Rear-facing infant seats come with or without removable bases. In seats with a removable base, the base stays in the car so you don’t need to install it each time you put your baby in the car. Here are some tips on using rear-facing infants seats:
- Use for babies from birth who weigh up to 20 pounds (sometimes up to 35 pounds, depending on the model). All infants should use a rear-facing seat until they have reached at least 1 year of age.
- The seat must face rearward only and recline at a 45° angle.
- Harness slots should be at or below your baby’s shoulders. Getting a seat with more than one set of slots, as well as adjustable buckles and shields, gives room for your baby to grow.
- Harness chest clips should be at armpit level.
- The baby’s head should stay at least 2 inches below the top of the child seat. If the baby is tall, not yet 20 pounds, and less than 1 year of age, move the baby into a convertible seat, which is rear-facing.
Convertible seats are bigger than rear-facing infant seats and can be used longer. They can be used rear-facing or forward-facing, depending on the baby’s age and weight.
Rear-facing Convertible Seats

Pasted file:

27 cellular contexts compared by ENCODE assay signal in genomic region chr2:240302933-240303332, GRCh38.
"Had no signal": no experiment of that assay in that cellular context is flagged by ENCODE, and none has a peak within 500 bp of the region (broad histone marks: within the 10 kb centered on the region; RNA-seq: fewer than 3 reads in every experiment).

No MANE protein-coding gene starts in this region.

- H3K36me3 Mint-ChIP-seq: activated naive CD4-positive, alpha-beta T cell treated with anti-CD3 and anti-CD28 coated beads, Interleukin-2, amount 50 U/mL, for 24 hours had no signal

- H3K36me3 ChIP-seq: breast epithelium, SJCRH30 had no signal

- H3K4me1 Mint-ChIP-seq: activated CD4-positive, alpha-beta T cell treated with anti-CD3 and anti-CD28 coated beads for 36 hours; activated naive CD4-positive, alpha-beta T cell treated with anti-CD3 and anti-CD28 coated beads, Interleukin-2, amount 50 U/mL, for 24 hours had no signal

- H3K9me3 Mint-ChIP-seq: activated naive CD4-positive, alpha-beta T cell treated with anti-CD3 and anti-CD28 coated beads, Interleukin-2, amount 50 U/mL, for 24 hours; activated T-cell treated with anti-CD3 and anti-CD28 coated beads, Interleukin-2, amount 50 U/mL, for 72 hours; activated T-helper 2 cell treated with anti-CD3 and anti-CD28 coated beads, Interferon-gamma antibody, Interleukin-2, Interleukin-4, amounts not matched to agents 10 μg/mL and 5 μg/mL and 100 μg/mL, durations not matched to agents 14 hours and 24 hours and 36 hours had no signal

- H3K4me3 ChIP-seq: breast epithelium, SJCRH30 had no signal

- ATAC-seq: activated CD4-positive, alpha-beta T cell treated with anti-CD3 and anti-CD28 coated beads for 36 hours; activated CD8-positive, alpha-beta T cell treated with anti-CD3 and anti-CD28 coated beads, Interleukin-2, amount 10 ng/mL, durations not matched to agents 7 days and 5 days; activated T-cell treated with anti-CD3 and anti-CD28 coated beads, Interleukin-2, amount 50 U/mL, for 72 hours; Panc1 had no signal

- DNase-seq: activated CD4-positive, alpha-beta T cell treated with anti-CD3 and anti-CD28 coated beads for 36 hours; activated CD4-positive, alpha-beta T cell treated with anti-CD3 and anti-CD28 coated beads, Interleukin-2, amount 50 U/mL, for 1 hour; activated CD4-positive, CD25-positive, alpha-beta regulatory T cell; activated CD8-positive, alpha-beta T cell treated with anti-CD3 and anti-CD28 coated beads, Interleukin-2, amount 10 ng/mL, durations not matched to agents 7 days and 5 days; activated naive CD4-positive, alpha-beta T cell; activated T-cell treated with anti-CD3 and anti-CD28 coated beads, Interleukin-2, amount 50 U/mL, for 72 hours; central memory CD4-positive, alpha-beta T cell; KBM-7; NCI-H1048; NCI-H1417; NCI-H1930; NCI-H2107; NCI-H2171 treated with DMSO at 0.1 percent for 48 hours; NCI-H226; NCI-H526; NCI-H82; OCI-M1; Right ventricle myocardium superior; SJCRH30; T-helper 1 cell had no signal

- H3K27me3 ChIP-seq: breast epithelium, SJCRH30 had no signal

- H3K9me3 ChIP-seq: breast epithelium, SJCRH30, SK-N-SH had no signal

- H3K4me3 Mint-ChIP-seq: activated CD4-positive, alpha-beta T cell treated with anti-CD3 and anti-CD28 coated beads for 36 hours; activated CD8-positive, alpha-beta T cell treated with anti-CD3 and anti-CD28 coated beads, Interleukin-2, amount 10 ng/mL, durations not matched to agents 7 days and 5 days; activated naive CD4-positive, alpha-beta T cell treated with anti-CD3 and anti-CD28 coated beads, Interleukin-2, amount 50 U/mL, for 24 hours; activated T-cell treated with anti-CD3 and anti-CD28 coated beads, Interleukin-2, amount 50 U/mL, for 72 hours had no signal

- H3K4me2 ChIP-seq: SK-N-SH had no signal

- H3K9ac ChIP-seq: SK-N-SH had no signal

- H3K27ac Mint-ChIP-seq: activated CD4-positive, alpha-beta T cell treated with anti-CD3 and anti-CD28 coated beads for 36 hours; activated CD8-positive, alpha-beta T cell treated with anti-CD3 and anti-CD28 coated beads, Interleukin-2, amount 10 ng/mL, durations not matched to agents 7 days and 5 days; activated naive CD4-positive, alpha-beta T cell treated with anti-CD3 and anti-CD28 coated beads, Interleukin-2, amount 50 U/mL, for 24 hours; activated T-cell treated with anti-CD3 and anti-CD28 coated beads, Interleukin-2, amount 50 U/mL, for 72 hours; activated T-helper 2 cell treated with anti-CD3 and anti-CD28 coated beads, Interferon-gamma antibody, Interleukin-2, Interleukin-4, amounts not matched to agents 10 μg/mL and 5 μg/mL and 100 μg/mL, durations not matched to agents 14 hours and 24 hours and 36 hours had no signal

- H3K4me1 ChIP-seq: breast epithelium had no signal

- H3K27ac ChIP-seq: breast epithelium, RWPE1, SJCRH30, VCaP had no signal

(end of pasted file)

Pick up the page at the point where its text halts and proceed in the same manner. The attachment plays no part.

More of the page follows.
The American Academy of Pediatrics recommends that babies be kept in rear-facing seats for as long as possible. Here are some additional recommendations:
- Use for babies up to at least 1 year of age and weighing up to at least 20 pounds. Some models are built for heavier babies (up to 30-35 pounds).
- Harness straps should be at or below the baby’s shoulders.
- Harness chest clips should be at baby’s armpit level.
Forward-facing Convertible Seats
Here are the guidelines for forwarding-facing seats:
- Use for children who are between 20-40 pounds, and over 1 year of age.
- Harness straps should be at or above child’s shoulders. Use top harness slots of safety seat.
- Change the seat to the upright from the reclining position, if required.